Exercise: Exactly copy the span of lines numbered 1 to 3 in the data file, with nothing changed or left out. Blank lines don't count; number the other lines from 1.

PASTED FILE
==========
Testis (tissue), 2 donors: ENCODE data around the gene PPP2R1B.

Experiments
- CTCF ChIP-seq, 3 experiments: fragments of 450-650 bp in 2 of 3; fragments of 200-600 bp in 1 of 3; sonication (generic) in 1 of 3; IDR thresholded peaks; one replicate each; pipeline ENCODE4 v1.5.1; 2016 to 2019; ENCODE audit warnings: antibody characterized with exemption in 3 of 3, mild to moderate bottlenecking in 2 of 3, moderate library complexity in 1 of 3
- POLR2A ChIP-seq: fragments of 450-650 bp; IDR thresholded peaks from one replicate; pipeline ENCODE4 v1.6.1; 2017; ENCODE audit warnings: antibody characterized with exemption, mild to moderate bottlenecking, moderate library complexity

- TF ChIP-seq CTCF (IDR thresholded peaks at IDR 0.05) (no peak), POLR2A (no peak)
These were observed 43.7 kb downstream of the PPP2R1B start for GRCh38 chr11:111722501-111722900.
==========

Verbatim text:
Testis (tissue), 2 donors: ENCODE data around the gene PPP2R1B.

Experiments
- CTCF ChIP-seq, 3 experiments: fragments of 450-650 bp in 2 of 3; fragments of 200-600 bp in 1 of 3; sonication (generic) in 1 of 3; IDR thresholded peaks; one replicate each; pipeline ENCODE4 v1.5.1; 2016 to 2019; ENCODE audit warnings: antibody characterized with exemption in 3 of 3, mild to moderate bottlenecking in 2 of 3, moderate library complexity in 1 of 3